“I do solemnly swear (or affirm, as the case may be) that I will support the Constitution of the United States and the Constitution of this Commonwealth, and be faithful and true to the Commonwealth of Kentucky so long as I continue a citizen thereof, and that I will faithfully execute, to the best of my ability, the office of ——————— according to law; and I do further solemnly swear (or affirm) that since the adoption of the present Constitution, I, being a citizen of this State, have not fought a duel with deadly weapons within this State nor out of it, nor have I sent or accepted a challenge to fight a duel with deadly weapons, nor have I acted as second in carrying a challenge, nor aided or assisted any person thus offending, so help me God.”
Notice there is nothing in this oath about breaking this oath in order to support one’s own belief, nor is there any evidence that Kim Davis can legally impose her belief system upon constituents.
Kim Davis took an oath to uphold the law, not to subvert it.
The issue here is that Davis’s reason for not issuing a marriage license shouldn’t matter–she has been required to comply with Federal laws she swore to uphold and has refused to do so. In a comparison to the infamous case of Loving v. Virginia, which held that barring interracial marriage was unconstitutional, the courts have sine held in United States v. Brittain that rationale behind refusing to obey the law isn’t an excuse to defy a federal judge’s order:
In theory, the Loving ruling meant all anti-miscegenation laws in the United States were invalidated. At the time, more than a dozen states had such laws on the books. But three years later, when Sgt. Louis Voyer (who was white) and Phyllis Bett (who was black) tried to get married in Alabama, they were refused a license by Probate Judge C. Clyde Brittain, on the basis that Alabama law would have made such a license criminal. In fact, Alabama law still made Voyer and Bett’s coupledom criminal in itself, and the Alabama constitution actively barred state lawmakers from legalizing marriage between “any white person and a Negro, or descendant of a Negro.”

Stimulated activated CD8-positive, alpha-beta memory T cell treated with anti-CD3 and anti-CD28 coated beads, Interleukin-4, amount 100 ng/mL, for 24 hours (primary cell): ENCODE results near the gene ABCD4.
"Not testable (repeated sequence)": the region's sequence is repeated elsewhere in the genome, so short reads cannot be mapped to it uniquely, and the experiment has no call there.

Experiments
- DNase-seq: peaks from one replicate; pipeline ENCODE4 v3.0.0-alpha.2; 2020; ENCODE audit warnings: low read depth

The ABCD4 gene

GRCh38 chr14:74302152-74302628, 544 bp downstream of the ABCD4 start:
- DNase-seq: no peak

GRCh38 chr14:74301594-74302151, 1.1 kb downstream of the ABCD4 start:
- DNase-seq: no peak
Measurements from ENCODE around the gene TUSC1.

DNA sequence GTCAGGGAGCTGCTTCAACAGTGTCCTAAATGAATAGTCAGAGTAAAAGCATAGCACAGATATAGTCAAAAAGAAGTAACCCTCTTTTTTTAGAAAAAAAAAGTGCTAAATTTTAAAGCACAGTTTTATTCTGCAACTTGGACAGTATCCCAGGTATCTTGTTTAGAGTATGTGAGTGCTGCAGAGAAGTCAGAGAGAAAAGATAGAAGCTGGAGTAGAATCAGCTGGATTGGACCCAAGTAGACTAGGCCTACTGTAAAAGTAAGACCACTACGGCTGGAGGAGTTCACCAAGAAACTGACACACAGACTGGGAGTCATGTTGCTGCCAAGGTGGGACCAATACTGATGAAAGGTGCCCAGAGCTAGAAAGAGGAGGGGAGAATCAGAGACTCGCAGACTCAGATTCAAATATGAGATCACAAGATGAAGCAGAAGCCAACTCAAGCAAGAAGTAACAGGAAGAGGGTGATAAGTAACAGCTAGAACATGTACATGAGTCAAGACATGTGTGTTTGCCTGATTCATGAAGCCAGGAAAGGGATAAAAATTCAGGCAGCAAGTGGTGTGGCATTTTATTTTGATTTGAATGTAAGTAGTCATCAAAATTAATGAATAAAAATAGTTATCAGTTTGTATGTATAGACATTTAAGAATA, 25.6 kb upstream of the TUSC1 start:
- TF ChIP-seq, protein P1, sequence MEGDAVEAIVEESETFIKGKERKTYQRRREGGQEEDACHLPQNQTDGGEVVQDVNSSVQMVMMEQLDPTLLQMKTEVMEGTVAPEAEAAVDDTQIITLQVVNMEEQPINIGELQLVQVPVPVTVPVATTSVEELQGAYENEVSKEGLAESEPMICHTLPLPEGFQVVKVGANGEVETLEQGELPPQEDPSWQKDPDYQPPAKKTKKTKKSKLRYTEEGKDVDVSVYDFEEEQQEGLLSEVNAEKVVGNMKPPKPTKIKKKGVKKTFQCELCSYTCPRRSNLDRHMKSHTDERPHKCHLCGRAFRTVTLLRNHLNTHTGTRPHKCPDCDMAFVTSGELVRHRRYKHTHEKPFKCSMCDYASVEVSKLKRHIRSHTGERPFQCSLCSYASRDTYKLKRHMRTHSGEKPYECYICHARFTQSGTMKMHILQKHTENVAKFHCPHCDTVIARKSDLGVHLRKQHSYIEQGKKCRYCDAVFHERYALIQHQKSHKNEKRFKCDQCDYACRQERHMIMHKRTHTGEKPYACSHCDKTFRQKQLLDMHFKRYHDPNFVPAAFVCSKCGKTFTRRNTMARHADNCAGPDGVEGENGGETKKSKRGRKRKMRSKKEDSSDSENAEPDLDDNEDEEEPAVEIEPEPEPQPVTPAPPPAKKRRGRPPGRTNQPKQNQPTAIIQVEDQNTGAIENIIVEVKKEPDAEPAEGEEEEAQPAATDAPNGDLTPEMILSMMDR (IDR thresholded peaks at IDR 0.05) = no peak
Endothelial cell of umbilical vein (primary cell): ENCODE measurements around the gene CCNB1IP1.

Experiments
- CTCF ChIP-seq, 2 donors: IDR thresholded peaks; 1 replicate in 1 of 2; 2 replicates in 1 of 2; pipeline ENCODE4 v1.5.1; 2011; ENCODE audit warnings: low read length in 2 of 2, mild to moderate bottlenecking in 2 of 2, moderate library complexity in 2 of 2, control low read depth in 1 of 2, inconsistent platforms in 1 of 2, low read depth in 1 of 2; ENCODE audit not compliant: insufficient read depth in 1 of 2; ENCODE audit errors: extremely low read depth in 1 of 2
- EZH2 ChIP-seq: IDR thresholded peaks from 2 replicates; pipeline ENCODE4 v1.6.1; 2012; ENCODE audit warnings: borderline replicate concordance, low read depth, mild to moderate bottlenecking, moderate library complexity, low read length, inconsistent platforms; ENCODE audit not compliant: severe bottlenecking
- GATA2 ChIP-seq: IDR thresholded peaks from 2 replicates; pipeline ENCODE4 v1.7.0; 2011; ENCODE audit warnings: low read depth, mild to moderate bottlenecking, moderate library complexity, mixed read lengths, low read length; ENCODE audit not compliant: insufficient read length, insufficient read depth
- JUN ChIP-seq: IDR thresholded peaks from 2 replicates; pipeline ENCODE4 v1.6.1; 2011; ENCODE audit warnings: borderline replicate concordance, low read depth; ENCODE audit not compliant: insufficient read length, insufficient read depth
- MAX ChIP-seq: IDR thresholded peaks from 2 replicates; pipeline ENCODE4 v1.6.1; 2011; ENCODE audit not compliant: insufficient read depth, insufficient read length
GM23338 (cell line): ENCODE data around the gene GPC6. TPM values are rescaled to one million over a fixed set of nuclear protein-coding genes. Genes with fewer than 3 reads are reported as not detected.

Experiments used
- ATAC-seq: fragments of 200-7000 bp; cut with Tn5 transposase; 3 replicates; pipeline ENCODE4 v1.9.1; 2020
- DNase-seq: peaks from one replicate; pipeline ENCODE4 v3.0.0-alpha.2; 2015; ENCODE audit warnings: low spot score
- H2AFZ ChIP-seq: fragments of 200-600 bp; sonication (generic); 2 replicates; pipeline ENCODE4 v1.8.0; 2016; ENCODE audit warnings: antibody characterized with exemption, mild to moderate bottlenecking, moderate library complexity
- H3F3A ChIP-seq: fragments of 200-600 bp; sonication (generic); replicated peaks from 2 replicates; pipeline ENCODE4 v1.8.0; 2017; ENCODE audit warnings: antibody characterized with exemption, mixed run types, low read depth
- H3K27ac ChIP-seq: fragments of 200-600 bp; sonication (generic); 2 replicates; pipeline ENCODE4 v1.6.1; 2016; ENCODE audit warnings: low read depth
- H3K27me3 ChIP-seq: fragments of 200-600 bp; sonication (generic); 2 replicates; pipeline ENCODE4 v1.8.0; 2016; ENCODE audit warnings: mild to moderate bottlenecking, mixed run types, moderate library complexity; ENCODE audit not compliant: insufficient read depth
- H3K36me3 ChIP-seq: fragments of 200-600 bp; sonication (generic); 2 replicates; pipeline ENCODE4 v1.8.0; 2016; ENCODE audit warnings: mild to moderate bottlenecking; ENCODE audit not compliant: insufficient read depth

In the resulting 1970 case United States v. Brittain, the district court ruling was extremely straightforward: there was no question that the Alabama laws in question were unconstitutional and that Voyer and Bett had the right to marry. The court even held that it didn’t matter if there were some other justification for not allowing them to do so—for example, if the bride did not properly provide proof of residence—because it was so obvious that the real motivation was racial. (This point is perhaps relevant today, as the Kentucky clerk in question has worked around the Obergefell ruling by refusing to grant all marriage licenses—but she has made no secret that her motivation is related to the question of her beliefs about marriage equality.)
Kim Davis didn’t take an oath to only obey those laws with which she personally agreed as a representative of the government; she took an oath to uphold the laws issued by the government, and her personal value system never entered into the oath structure. So where does agreement with a law have any valid meaning for obeying the law? Personal belief arguments aren’t allowed as a defense for being able to run a stop sign, ignore the law to buckle the seatbelt or to pay taxes, so there should be no personal exemption from federal issues for Kim Davis.